Telecommuting - A Summary of Responses

Subject: Telecommuting - A Summary of Responses
From: Bruce Byfield <bbyfield -at- axionet -dot- com>
To: techwr-l digest recipients <techwr-l -at- lists -dot- raycomm -dot- com>
Date: Sat, 03 Jun 2000 19:29:08 -0700

My thanks again to everyone who gave me advice about
telecommuting long distance, especially those who said I could
contact them for more advice if I needed it.

I lost count at 39 e-mails, but I received lots of concrete
advice that I intend to listen to. Here's a summary (in no
particular order) of the responses. Sorry I didn't post sooner,
but sorting through the information took a while:


1. Most telecommuters are satisfied with their arrangements. A
few expressed boredom with travelling and hotel rooms, but even
most of the people who mentioned the downsides thought that they
were a small price to pay for the freedom.

2. Get a fast modem connection. This advice was nearly unanimous.

3. Expect no special stress on a marriage or family. Modern
families are used to juggling schedules. If you have a family, it
adds stress, but also gives unexpected free time for family
events. A supportive and understanding spouse helps, however.

4. Set up interviews and meetings before your visit to the
office.

5. Leave some open time for unexpected meetings and problems
during your visits.

6. Expect delays due to weather and air travel rescheduling.

7. Keep a steady e-mail conversation going with your subject
matter experts. That way, you'll have early notice of changes and
delays.

8. Take early morning or over night flights so you can spend a
full working day at the office.

9. Expect to spend your office time making personal connections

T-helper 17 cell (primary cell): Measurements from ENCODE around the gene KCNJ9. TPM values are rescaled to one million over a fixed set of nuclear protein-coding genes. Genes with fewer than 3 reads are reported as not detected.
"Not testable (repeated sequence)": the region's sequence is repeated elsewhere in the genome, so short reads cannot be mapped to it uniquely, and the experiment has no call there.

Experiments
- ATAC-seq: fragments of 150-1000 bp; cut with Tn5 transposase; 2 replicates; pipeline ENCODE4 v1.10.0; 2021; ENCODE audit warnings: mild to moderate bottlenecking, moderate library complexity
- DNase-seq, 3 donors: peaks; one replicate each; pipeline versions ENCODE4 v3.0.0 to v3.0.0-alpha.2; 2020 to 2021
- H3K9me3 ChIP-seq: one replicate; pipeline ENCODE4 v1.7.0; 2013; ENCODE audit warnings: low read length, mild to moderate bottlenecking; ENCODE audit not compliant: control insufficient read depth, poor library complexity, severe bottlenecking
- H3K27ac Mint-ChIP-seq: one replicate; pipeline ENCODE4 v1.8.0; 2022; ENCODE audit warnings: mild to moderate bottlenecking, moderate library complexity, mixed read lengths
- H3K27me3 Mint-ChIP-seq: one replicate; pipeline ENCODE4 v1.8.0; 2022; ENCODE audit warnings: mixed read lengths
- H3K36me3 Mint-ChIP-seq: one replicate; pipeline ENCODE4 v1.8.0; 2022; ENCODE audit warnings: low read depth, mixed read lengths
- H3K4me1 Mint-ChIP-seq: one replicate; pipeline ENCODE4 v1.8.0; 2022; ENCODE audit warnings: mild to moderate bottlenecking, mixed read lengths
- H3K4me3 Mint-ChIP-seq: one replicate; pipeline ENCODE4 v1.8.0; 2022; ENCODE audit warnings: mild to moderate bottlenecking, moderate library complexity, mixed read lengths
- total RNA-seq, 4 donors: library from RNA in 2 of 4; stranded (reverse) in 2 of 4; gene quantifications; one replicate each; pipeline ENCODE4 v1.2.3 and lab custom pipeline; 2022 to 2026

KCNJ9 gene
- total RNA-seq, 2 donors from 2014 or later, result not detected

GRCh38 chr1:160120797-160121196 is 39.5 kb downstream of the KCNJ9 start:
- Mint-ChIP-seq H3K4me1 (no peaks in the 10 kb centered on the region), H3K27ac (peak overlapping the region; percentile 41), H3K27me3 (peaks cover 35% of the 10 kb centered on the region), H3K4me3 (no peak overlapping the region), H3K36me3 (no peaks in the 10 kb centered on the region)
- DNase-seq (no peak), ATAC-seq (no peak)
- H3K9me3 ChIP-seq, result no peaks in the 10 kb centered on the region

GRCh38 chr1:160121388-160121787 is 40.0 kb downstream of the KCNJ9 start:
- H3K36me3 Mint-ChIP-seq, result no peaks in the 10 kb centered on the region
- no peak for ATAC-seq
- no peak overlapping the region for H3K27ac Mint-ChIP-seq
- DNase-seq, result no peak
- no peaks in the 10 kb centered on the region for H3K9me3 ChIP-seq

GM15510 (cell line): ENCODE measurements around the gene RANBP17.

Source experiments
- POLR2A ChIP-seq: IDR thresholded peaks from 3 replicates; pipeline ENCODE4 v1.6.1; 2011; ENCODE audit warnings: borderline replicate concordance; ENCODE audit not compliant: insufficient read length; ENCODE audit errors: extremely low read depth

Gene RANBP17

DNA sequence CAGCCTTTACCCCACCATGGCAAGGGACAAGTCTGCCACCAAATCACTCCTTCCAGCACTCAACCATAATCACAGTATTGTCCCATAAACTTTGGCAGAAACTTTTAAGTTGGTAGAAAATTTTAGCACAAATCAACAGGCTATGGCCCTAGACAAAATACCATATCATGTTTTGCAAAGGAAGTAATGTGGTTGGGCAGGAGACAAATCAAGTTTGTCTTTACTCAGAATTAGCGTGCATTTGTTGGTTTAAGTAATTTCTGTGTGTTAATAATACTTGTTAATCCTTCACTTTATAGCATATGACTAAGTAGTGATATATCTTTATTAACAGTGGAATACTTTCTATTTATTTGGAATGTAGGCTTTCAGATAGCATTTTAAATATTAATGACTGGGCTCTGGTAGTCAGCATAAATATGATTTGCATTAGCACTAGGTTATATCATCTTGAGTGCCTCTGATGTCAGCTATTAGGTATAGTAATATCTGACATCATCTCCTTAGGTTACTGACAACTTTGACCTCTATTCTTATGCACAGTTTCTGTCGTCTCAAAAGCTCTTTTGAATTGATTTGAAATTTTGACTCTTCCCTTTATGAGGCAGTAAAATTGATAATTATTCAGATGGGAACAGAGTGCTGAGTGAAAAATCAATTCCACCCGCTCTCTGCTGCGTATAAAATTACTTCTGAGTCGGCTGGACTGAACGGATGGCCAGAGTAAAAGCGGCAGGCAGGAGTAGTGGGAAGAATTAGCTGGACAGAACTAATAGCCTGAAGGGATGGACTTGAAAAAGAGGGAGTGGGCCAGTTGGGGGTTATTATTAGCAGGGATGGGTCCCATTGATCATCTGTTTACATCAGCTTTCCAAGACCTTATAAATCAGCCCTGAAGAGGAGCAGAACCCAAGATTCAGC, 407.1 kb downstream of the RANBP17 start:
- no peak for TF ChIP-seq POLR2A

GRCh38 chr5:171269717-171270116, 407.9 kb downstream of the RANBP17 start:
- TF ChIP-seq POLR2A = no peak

and renewing ties.

10. Expect to do your serious writing at home.

11. Some job issues that are simple when you're on-site can
become hassles when you're not.

12. At least some of your ability to telecommute depends on the
ability of the people you're working with to communicate.

13. Do some client work while traveling, so you can bill for the
travel time.

14. Telecommuting works best if you've already put time in at the
office so that people know who you are.

15. If you're working at home with young children, make sure that
you have an office or have time to work uninterrupted.

16. Plan for the worst case scenario: imagine that you'll have to
travel twice as much as you expect, and be at the office twice as
long on each visit than you expect.

17. Consider the experience an adventure.

A couple of side comments:

One reply said, "You know you live a sad existence when the
flight crew knows your first name."

Another reply talked about several telecommuters, including one
geek who had programmed his mobile form to phone his wife every
day at a specified time and leave a recorded message saying that
he loves her. He was shocked to consider that she didn't consider
this a personal call and that she wasn't impressed by how clever
he was to do that.

My thanks to everyone who replied, especially: Elena Tymes, Eric
Ray, Linda Nunes, Huntley Eshenroder, Suzanne Townsend, Rebecca
Rachmany, Lenx Humbird, Bob Perrey, Horace Smith, and Guru
Kamath, all of who wrote especially useful device, and most of
whom replied at length.

--
Bruce Byfield, Outlaw Communications
Contributing Editor, Maximum Linux
bbyfield -at- axionet -dot- com | Tel: 604.421.7189

"My enemies were certain I was starving,
It must have given them a fearful shock,
Through the binoculars to see me carving,
A joint of beef upon the barren rock."
-Roy Daniells, "Psalm 23"




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